Selected publications (.pdf)

"Education Change, Leadership and the Knowledge Society" 
Global e-Schools Initiative (GeSCI)  

Survey of ICT in education in the Caribbean
Volume 1: Regional trends & analysis
Volume 2: Country reports

Using technology to train teachers:
Appropriate uses of ICT for
teacher professional developmen
infoDev (Mary Burns, co-author)

Project evaluation:
Uganda rural school-based telecenters

World Bank Institute
(Sara Nadel, co-author)

The Educational Object Economy:
Alternatives in authoring &
aggregation of educational software 

Interactive Learning Environments
(Purchase or subscription req'd) 

Development of multimedia resources 
UNESCO (Cesar Nunes, co-author)

Real Access/Real Impact
Teresa Peters &
(hosted for reference; RIP TMP) 


Learning, technology & development


Entries in data (3)


Principle 3—Use ICT to support data-driven decisions

Many decisions about school ICT projects are made based on electoral needs, partners' offerings or other factors. These factors will not disappear. But decision-makers should use available information about what's really happening as their primary guide: What % of teachers has completed teachers college? What's the ratio of textbooks to kids? If these areas pose problems for schools, check the feasibility of using ICT to address them. And, given the fact that we're introducing information tools, think about collecting and reviewing more comprehensive and nuanced information.

OK, the core sub-principles are as follows: 

  • Keep tools simple at the school level.
  • Collect data that address goals.
  • Ensure that data can be easily accessed and shared.
  • Develop information-management tools in stages. 
  • Support the use of data in schools and communities

These sub-statements all touch, at least tangentially, on theEMIS report card developed for Georgian schools idea that schools themselves should benefit from data. School report cards (there's one from Georgia, the country not the state, below) should help school personnel see where they fall in relation to quality-assurance standards (like, class size, textbooks-per-kid, and so on) and in relation to other schools like theirs. 

But what's interesting (and this links to one of the sub-principles addressed previously, "focus on learning outomes") is that new tools for data collection might open more complex and authentic fields of learning to developing-country researchers and decision-makers. If, for example, teachers were trained to recognize collaborative interactions in small groups, they might be able to use smart phones or tablets to assess kids' interactions in real time. This potential renders a soft, 21st-century skillset, comprised perhaps of cooperation, communication and empathy, into something measurable at both the school level and nationally.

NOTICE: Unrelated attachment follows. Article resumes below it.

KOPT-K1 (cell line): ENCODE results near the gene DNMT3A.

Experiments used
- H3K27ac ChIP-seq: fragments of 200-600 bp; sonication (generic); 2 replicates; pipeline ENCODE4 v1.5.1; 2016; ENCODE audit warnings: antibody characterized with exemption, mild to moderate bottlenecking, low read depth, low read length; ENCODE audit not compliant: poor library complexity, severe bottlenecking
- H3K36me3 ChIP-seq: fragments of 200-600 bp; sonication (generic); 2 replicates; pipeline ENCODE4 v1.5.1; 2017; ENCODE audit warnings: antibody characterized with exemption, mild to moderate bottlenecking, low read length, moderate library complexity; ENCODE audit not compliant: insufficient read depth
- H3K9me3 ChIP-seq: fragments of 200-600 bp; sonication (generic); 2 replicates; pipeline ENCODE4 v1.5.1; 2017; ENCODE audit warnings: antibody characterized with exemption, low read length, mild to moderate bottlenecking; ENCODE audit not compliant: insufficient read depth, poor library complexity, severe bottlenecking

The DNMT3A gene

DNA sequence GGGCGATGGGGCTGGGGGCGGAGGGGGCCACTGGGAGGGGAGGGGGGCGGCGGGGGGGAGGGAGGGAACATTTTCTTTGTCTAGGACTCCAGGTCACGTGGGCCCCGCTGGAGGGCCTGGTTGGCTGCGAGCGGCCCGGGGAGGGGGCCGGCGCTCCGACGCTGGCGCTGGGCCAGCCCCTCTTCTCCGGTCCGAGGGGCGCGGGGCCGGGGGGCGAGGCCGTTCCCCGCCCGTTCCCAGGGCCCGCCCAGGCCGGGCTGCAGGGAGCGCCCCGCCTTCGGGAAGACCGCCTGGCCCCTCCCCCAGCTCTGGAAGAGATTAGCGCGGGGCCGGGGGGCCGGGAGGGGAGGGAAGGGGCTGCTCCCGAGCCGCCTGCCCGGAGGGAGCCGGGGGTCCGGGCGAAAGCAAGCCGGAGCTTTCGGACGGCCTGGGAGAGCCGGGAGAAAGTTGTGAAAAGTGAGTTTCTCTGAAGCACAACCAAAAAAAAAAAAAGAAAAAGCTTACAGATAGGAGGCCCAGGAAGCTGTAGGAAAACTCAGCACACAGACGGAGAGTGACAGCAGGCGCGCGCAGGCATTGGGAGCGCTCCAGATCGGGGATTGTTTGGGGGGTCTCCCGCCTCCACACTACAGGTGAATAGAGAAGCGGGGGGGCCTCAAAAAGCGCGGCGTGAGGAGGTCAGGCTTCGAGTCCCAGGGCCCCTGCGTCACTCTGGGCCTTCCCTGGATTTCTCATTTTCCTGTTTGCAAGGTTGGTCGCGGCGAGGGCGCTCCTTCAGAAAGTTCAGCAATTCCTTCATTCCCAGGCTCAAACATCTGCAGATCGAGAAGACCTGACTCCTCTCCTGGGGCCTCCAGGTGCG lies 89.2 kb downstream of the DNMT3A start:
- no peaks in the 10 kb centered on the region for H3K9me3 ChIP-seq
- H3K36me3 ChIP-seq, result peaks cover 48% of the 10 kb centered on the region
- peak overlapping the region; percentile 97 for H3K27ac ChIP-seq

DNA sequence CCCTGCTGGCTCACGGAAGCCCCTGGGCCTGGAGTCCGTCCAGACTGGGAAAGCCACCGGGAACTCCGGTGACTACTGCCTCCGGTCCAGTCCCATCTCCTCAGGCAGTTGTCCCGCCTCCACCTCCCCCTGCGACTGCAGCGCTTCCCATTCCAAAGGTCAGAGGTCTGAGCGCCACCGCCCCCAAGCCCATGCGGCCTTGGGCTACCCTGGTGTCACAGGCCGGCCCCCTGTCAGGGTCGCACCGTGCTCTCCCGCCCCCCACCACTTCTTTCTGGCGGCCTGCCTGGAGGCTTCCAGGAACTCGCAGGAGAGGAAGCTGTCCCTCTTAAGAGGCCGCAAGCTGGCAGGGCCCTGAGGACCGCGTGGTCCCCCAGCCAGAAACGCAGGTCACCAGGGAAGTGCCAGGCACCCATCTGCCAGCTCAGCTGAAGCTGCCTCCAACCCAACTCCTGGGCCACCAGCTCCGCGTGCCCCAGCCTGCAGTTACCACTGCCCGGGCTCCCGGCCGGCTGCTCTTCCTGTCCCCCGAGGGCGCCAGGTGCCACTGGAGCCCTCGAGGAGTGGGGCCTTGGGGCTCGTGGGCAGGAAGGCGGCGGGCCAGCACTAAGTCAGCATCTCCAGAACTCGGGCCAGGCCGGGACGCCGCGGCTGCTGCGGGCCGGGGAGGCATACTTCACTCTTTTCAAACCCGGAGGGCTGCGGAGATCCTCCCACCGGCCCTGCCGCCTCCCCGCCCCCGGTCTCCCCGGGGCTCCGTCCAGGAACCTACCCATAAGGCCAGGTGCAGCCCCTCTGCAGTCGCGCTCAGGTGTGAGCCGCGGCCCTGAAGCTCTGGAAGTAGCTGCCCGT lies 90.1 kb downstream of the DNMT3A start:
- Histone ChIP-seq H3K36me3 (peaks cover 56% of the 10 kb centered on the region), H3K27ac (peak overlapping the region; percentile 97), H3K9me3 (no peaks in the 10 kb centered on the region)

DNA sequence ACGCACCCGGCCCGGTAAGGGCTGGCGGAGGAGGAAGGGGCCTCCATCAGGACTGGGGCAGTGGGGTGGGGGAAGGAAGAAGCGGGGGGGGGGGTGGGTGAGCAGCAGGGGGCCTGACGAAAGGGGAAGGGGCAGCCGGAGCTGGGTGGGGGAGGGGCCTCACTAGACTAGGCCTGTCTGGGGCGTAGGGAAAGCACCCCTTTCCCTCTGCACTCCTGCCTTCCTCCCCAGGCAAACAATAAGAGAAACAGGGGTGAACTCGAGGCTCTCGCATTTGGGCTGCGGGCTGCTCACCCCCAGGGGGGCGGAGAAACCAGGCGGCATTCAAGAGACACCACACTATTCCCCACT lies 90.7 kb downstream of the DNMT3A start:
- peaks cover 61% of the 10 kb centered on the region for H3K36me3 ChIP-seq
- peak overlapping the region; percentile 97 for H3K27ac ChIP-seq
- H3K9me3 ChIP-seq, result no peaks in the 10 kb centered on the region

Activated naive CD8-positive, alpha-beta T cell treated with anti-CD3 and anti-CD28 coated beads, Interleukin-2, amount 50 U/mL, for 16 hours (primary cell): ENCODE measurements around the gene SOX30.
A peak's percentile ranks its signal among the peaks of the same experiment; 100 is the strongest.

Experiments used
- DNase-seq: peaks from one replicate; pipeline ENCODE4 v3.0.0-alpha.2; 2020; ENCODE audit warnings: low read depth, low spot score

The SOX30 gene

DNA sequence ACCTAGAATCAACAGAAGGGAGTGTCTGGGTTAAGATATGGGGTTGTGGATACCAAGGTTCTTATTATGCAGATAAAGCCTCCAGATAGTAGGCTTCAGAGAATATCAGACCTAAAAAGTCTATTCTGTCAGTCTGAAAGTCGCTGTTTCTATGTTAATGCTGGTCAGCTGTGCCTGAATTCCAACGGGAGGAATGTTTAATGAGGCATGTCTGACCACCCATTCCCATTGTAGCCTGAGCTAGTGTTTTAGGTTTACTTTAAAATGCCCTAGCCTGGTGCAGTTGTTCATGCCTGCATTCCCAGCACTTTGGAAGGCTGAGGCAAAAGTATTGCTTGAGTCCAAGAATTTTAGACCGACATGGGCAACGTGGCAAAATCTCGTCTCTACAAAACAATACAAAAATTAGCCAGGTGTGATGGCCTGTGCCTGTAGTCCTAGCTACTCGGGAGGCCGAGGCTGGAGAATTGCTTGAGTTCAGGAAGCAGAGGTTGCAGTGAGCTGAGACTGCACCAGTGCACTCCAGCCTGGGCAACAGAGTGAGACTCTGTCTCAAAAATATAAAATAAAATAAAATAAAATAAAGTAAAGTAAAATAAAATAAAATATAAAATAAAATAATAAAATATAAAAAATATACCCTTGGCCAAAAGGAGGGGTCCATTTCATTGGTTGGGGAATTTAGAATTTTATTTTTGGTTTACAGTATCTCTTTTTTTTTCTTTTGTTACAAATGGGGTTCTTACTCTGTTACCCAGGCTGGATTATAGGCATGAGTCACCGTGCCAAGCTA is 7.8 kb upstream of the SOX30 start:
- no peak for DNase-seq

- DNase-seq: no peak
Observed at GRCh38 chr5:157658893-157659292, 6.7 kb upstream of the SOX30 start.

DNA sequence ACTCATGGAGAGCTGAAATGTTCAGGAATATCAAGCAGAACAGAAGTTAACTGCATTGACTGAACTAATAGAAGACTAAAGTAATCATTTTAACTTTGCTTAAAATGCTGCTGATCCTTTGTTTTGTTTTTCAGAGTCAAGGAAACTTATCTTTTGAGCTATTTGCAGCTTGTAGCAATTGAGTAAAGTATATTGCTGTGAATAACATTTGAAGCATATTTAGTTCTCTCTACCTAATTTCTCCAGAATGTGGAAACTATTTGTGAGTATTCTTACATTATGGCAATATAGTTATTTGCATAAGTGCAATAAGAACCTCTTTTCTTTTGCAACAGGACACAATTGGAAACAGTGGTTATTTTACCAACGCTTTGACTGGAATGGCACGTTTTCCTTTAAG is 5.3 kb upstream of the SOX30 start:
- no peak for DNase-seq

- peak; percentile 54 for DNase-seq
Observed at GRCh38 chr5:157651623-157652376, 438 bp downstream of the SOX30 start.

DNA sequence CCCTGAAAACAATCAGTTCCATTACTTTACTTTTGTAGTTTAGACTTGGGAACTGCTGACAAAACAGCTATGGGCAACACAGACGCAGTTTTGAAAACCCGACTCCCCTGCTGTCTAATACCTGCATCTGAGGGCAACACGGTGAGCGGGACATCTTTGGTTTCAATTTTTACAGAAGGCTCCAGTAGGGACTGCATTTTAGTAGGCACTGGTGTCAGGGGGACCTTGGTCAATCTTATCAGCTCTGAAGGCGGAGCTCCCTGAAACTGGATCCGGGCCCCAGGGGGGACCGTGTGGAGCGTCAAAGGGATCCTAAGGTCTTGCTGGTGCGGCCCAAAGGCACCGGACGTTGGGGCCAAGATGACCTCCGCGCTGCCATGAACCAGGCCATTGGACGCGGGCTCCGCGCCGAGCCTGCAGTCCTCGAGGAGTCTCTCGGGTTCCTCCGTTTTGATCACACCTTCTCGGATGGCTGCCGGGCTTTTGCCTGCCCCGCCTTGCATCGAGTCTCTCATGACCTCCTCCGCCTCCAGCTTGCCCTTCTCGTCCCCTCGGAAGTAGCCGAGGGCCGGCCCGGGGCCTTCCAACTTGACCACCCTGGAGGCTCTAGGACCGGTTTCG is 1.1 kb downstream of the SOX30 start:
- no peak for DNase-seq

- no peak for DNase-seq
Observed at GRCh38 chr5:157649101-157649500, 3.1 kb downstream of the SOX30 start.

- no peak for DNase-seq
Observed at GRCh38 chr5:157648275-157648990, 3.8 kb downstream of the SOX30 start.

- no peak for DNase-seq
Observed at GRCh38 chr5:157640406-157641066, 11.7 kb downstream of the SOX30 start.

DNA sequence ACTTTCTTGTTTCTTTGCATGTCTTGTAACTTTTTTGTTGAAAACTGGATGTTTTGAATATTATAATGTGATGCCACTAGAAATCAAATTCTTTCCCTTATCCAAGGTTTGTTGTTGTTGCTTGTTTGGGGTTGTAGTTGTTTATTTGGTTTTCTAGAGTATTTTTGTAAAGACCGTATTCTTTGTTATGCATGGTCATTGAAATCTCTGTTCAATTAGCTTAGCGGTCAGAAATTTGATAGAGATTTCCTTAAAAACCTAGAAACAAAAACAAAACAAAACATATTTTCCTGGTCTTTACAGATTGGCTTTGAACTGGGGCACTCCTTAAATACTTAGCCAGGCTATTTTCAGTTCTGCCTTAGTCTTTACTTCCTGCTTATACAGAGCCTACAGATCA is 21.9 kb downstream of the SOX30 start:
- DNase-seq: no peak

And in education in developing countries, if you can measure it, and you can pilot-test it, you increase the chances that you can, eventually, maybe, make it happen at scale.


Easterly whispers "uncle"

Look, I'm as impressed by Bill Easterly's clearsighted analysis as anybody else is. I'm also as put off by his failings, ranging from his jihad against Jeff Sachs (OK, Sachs is endemically wrong, but that doesn't mean that all attacks on him are right) to his fanboy support for the really whack Dambisa Moyo, to his general pissing on all forms of development assistance that aren't micro-entrepreneurially focused. 

But it seems to me that he's flailing around for a way to deal with the concrete and absolute cruelty of the shift away from funding of HIV/AIDs treatment. N'cest pas?

Easterly whimpers, a bit.


Harsh. The costs of data-driven development 

OK, here it is at last, the fruits of 1000s of hours of research, and argument, suggesting that money spent on HIV/AIDS is not the most effective use of donor funds: 

On the grounds of Uganda’s biggest AIDS clinic, Dinavance Kamukama sits under a tree and weeps.

Her disease is probably quite advanced: her kidneys are failing and she is so weak she can barely walk. Leaving her young daughter with family, she rode a bus four hours to the hospital where her cousin Allen Bamurekye, born infected, both works and gets the drugs that keep her alive.

But there are no drugs for Ms. Kamukama. As is happening in other clinics in Kampala, all new patients go on a waiting list. A slot opens when a patient dies.

The cause of course is the drop in donor funding for anti-retrovirals and for treatment programs in developing countries. Everyone from BMGF to the US government is reducing, or limiting increases, in their funding for HIV/AIDS programs. Meanwhile, in Uganda....

 500,000 need treatment, 200,000 are getting it, but each year, an additional 110,000 are infected.

“You cannot mop the floor when the tap is still running on it,” said Dr. David Kihumuro Apuuli, director-general of the Uganda AIDS Commission.

Believe me, I understand the benefits of adjusting policy and priorities, especially when each AIDS patient treated with anti-retrovirals costs US $11,000. There are a lot of simpler, cheaper and more effective healthcare efforts that can be funded with some of that money. 

And I don't want to harsh on the people who are pushing for more informed decision making, and particular for decision making informed by randomized field trials. However, I do think that _at this point_ groundbreakers such as Esther Duflo could present more balances and realistic pictures of the cost and benefits of development decisions driven by data: